I’ve only read part of the first chapter of Nurtured by Love and now have misplaced it, but hopefully once I find it, it will help me work through some of these issues and teach me how to be a more effective parent/teacher in situations such as these. If anyone has any suggestions in the meantime, I would be happy to hear them!

Sue Hunt said: Dec 29, 2012
Sue Hunt
Suzuki Association Member
Viola, Violin
389 posts

Michelle, two questions for you.
1 Have you ever tried to do something very complicated, with two people trying to give you directions at the same time? I know it is sometimes hard to trust the teacher in these situations, but I find that students who are prompted by their parent during classes, have great difficulty in focussing on what I am trying to teach them. Try to keep directions to a minimum at practice time, for similar reasons.

2 Does this contrary behaviour only happen in practice sessions, or whenever she feels challenged? In some families this is an ongoing situation. Playing an instrument is so complicated, that it is difficult to get it right. She could just be feeling just a bit overwhelmed by it all.

Talk to your teacher and if she agrees that this is the case, cut the practice right down to just one or two things. This is a temporary measure and you can always add more tasks when things are going better. Find out what plan works best for her, practicing for a set number of minutes, or doing a set number of tasks. Make an agreement and stick to your end of the bargain. She needs to know exactly where she stands and to trust you.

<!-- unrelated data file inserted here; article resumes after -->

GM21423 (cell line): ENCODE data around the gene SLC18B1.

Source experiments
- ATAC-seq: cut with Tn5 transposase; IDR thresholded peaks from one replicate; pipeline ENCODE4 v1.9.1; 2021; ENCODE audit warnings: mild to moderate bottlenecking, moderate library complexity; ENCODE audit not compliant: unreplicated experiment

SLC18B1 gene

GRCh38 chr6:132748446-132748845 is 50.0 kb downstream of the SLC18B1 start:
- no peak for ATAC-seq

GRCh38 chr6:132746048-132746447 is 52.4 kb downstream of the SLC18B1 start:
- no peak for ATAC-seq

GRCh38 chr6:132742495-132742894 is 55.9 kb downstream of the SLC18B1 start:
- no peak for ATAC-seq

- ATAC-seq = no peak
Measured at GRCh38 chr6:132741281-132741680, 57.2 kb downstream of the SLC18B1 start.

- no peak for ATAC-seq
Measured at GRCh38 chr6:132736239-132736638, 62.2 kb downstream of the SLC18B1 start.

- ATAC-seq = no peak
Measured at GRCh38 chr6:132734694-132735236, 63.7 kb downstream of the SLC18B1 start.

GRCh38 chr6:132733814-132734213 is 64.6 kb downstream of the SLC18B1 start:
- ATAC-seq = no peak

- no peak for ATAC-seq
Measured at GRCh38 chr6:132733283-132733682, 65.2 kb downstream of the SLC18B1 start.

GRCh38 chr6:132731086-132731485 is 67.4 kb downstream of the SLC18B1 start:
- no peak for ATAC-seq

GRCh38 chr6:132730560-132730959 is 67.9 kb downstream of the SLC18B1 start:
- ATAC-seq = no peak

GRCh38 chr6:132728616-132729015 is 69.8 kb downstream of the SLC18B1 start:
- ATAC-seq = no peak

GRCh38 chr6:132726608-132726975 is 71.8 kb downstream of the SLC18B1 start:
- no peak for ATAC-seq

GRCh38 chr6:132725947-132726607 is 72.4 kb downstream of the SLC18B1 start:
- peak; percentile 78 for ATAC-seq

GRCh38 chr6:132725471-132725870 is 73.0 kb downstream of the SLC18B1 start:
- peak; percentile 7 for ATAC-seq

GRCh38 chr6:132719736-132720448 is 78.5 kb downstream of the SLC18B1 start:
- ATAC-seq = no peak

Discuss with her and stick to immediate consequences for good behaviour. Catch the times when she is cooperating or paying attention rather than focussing on results. If she persists in being silly (most bright kids will try it on), never take away previously earned rewards. Just stop the practice then and there.

You could also empower her by lucky dip games. Get your teacher to tell you EXACTLY how to practice each task and what to look out for. Your daughter needn’t know when you write a task on more than one card. There are 6 free games and gentle practice advice for you if you opt in at Music in Practice.

Charlotte Dinwiddie said: Dec 29, 2012
Charlotte Dinwiddie
Suzuki Association Member